Garlic Festival Aug. 15

Follow your nose, and your appetite, west of the Twin Cities to Hutchinson, Minn., on Aug. 15, when the 10th annual Minnesota Garlic Festival will be happening at the McLeod County Fairgrounds. The state’s garlic growers will have bulbs from the more than 100 varieties grown here. The rain-or-shine event features a pop-up cafe staffed by some of the area’s best chefs — Steven Brown, Alex Roberts, Mike Phillips and more, who also will be doing chef’s demos throughout the day. A new attraction is an end-of-day pig roast with Corner Table’s Thomas Boemer. Plenty of activities for the kids makes this a family-friendly event, produced by the Crow River Chapter of the Sustainable Farming Association of MN. Hours are 10 a.m. to 6 p.m., with entry price of $5 for adults, $3 for kids under 12; stroller/carried babies are admitted free. For more details, visit


‘Astonishing Apples’ ready to pick

The latest cookbook in the Northern Plate series from the Minnesota Historical Society Press is in stores now, just in time for the fall apple harvest. “Astonishing Apples” ($17.95) is by Joan Donatelle, who runs the Lunds & Byerlys cooking school at its St. Louis Park store. Apples star here in breakfasts, snacks and desserts: Consider smoked trout tartlettes, apple bruschetta, cheddar apple cornbread, savory apple focaccia, ginger curry apple turkey bake, apple almond biscotti, apple panna cotta and more. A happy hour tasting and book-signing is set for 2-4 p.m. Aug. 22 at Arezzo Ristorante, 5057 France Av. S., Mpls., with tastes of apple creations prepared by chef Ed Hayes along with cider cocktails. The $30 tab includes a copy of the book. Call 612-285-7444 to reserve a space.

The Northern Plate cookbook series focuses on a single ingredient integral to the Upper Midwest, exploring its historical uses as well as culinary applications across a range of dishes.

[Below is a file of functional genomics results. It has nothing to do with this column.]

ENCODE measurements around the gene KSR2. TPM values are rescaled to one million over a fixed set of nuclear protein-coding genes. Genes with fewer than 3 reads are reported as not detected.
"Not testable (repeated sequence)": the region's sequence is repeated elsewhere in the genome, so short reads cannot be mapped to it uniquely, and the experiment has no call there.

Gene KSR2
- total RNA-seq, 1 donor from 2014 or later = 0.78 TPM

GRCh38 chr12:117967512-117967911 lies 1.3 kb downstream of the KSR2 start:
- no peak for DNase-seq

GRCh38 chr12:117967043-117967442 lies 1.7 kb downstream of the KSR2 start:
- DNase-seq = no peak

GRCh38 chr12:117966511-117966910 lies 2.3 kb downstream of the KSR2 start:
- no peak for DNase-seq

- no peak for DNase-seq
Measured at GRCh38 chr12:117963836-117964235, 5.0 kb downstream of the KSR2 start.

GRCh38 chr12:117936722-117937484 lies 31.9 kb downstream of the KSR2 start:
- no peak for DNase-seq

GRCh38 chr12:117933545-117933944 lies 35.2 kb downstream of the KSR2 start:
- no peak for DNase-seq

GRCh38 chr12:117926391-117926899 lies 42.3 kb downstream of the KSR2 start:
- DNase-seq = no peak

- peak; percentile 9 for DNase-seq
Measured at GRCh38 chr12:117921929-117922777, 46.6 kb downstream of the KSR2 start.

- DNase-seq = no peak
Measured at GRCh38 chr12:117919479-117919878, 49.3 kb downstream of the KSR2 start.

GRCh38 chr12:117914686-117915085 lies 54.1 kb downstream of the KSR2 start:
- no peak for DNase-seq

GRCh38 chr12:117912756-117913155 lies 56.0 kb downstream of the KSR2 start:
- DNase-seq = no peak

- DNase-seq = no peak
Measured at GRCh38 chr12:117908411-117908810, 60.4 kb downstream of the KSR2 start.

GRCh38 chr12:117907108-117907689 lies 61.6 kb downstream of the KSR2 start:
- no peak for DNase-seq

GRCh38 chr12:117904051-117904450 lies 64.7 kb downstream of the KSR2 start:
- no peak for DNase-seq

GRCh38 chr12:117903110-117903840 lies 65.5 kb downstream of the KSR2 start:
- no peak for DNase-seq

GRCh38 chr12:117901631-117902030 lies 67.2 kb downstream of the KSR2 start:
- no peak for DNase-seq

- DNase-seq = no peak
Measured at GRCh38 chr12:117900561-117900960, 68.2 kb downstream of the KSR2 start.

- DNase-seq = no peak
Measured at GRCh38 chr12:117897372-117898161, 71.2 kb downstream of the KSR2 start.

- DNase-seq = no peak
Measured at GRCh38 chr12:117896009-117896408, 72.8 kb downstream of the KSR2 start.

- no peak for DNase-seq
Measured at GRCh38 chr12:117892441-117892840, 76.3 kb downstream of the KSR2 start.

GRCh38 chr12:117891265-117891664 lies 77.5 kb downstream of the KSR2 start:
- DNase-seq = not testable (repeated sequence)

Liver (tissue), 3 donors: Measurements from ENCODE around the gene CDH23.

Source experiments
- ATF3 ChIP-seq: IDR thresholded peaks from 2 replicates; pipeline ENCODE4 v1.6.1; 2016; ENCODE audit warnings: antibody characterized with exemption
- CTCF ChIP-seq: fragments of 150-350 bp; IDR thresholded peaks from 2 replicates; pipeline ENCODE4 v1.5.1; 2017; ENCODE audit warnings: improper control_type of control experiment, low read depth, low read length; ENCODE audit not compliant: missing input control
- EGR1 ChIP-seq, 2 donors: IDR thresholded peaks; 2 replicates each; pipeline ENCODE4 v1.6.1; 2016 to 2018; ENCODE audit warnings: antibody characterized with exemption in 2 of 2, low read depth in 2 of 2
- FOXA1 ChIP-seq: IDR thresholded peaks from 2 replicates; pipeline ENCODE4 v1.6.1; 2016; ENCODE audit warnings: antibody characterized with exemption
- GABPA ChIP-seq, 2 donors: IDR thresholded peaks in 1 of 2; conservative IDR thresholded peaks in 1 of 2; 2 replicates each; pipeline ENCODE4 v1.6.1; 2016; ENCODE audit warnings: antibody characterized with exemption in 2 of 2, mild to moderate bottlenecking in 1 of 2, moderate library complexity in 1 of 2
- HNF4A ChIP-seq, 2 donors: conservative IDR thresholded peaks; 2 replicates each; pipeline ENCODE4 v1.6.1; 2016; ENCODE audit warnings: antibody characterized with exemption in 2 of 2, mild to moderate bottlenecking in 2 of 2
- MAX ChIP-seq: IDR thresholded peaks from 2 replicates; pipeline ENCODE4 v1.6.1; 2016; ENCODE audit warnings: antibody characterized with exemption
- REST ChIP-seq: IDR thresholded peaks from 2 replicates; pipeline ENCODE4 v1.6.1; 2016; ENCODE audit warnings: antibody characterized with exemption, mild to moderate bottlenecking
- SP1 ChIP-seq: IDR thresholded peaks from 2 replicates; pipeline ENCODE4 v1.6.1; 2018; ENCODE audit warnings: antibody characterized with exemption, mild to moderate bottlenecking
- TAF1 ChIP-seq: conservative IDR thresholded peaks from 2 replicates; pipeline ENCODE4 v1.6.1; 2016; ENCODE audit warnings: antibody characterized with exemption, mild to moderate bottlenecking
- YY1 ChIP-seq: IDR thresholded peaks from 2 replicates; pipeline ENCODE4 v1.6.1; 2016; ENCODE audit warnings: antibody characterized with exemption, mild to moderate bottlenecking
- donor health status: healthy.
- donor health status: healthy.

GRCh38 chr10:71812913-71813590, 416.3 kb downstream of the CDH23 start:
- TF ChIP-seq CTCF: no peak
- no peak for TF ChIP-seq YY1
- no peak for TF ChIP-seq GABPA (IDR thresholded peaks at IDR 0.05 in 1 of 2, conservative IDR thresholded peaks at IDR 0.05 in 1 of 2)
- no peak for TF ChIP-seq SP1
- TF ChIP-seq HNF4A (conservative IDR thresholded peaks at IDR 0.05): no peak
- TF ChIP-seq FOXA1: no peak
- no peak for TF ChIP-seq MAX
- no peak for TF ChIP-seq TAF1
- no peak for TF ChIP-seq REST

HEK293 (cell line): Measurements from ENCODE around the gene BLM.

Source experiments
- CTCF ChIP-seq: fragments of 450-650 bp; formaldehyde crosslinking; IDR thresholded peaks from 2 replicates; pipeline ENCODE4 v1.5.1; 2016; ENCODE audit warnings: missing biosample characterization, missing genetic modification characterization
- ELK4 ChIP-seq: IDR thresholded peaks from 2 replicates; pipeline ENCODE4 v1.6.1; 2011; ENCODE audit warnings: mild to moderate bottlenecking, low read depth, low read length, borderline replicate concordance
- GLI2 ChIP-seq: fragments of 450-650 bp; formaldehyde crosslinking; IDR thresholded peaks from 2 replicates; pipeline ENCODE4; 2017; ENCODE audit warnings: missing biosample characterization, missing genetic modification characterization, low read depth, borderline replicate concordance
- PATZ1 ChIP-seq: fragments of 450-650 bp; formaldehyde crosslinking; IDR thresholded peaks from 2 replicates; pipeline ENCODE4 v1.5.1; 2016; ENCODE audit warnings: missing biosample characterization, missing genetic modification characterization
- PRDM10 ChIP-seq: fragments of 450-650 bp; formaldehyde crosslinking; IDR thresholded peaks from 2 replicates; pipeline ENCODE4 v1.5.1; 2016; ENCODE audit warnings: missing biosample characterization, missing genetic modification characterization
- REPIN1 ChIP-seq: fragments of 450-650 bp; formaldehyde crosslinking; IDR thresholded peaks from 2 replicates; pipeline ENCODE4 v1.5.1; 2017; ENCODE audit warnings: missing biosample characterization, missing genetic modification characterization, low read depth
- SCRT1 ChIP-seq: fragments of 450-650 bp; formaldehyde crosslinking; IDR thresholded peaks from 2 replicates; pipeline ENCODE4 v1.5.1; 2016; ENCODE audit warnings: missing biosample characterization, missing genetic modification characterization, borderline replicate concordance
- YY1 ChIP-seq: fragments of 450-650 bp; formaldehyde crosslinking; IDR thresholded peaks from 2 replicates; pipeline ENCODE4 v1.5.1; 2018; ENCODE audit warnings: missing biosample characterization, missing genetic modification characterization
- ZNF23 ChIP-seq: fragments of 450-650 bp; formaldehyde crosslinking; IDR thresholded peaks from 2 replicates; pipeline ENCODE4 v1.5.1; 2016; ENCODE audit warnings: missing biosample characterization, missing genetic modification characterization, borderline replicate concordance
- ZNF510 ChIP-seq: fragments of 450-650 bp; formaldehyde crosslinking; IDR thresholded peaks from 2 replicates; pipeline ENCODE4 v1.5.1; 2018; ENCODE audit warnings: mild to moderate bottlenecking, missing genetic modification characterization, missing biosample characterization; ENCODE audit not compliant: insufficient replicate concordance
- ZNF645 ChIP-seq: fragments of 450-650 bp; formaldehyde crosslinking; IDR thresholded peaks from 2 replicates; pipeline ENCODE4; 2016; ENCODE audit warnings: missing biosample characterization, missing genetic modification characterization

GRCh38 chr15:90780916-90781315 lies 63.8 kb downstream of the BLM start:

Cooking through the eons

How did humans first decide to cook? Harvard researchers suggest an evolutionary path that runs like this: Once humans discovered how to make fires, they learned that food that fell in the fire “was better than the raw food and started intentionally cooking it and feeding it to themselves and their children,” according to a column in a recent Wall Street Journal. “In turn, that would let humans grow even bigger and smarter brains, and develop even more impressive cooking techniques.” In one experiment, researchers introduced semiwild chimpanzees in the Congo to a “cooking box.” The chimps watched the researchers place a raw slice of potato in the box, close it and then pull out a roasted slice. As a control, the scientists placed a raw slice in another box and then took it out uncooked. Though chimps usually eat raw food, they preferred the cooked potato. “Given a raw carrot, the chimps immediately put it in the cooking box, even though they had never seen anyone cook carrots before.” And today, we have the microwave oven, and equate that with cooking. Paleo, indeed.